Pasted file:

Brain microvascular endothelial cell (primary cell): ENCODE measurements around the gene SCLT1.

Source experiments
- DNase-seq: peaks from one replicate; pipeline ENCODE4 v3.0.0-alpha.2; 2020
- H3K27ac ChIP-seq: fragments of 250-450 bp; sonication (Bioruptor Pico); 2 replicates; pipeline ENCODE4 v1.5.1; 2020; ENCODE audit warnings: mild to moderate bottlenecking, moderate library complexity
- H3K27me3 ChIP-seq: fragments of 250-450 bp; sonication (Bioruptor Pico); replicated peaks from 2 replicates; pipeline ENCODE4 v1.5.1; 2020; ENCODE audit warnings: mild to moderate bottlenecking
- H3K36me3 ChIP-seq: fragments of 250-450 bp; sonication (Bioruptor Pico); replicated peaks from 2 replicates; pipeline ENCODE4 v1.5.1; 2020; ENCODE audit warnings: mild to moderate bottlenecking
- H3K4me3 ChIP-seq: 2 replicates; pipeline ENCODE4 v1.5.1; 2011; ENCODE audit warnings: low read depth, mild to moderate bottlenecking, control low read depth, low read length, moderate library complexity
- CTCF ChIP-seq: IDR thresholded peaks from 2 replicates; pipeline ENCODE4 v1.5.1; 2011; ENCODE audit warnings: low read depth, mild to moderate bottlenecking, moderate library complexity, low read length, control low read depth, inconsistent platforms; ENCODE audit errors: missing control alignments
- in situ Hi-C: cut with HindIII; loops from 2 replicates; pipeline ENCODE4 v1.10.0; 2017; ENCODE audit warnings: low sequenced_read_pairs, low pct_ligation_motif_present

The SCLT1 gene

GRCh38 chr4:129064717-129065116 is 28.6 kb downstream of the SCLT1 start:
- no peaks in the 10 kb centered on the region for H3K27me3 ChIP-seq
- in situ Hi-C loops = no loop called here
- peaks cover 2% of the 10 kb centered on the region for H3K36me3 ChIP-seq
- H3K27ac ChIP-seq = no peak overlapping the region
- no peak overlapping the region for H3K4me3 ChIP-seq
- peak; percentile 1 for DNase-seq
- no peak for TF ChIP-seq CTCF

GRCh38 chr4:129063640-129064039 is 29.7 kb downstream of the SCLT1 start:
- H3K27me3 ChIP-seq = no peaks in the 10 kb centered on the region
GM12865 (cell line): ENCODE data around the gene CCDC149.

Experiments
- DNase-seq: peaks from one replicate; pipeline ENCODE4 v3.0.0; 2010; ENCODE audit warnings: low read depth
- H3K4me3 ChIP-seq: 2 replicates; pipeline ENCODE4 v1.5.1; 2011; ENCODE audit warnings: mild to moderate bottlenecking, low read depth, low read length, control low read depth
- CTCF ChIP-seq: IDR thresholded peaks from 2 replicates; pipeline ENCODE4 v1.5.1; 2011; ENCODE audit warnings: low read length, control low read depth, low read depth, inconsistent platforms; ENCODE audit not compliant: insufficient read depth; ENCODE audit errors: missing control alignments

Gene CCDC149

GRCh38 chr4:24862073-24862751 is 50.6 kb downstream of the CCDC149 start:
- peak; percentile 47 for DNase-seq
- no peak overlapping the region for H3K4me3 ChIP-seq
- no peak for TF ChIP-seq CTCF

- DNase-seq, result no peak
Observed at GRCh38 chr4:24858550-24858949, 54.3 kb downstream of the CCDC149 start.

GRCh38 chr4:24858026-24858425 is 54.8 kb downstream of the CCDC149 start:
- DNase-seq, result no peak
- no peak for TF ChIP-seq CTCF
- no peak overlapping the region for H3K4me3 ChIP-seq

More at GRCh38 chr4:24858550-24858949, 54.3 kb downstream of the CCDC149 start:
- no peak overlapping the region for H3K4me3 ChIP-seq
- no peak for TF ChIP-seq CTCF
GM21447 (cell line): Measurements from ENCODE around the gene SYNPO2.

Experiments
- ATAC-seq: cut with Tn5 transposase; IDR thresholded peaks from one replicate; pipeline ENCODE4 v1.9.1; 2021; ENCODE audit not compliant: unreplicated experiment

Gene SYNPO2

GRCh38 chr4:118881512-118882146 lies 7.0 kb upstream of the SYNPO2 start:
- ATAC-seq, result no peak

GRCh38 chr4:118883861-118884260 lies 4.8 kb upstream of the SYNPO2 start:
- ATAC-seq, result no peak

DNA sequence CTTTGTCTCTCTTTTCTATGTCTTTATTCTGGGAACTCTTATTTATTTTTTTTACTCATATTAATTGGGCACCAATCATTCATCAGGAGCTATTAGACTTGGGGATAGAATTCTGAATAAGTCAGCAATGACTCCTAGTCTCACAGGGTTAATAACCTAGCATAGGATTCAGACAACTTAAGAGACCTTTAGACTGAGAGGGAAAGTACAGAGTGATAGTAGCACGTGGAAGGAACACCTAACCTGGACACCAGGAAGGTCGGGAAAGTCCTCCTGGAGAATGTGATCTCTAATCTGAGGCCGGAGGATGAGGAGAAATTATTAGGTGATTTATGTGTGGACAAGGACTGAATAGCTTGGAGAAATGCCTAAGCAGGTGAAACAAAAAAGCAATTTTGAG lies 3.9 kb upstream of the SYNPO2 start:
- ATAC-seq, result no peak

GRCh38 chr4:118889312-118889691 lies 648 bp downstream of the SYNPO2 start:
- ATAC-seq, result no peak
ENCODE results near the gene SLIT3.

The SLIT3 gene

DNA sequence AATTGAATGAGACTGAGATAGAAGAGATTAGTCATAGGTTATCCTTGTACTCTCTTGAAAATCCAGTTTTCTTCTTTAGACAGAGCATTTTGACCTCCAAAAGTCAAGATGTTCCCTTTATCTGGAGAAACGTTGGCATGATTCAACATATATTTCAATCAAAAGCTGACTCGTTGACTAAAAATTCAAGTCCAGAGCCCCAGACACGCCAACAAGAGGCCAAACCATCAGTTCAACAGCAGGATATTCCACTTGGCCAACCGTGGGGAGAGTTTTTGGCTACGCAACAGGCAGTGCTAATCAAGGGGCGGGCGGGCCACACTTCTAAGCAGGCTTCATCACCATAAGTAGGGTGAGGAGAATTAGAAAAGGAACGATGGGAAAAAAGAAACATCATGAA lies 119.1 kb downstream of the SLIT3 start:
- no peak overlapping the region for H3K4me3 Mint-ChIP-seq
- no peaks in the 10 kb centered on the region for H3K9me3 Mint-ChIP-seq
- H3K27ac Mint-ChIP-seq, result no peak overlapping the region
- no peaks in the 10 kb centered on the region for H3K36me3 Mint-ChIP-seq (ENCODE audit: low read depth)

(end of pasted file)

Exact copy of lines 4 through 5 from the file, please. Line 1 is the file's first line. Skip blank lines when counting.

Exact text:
- H3K27ac ChIP-seq: fragments of 250-450 bp; sonication (Bioruptor Pico); 2 replicates; pipeline ENCODE4 v1.5.1; 2020; ENCODE audit warnings: mild to moderate bottlenecking, moderate library complexity
- H3K27me3 ChIP-seq: fragments of 250-450 bp; sonication (Bioruptor Pico); replicated peaks from 2 replicates; pipeline ENCODE4 v1.5.1; 2020; ENCODE audit warnings: mild to moderate bottlenecking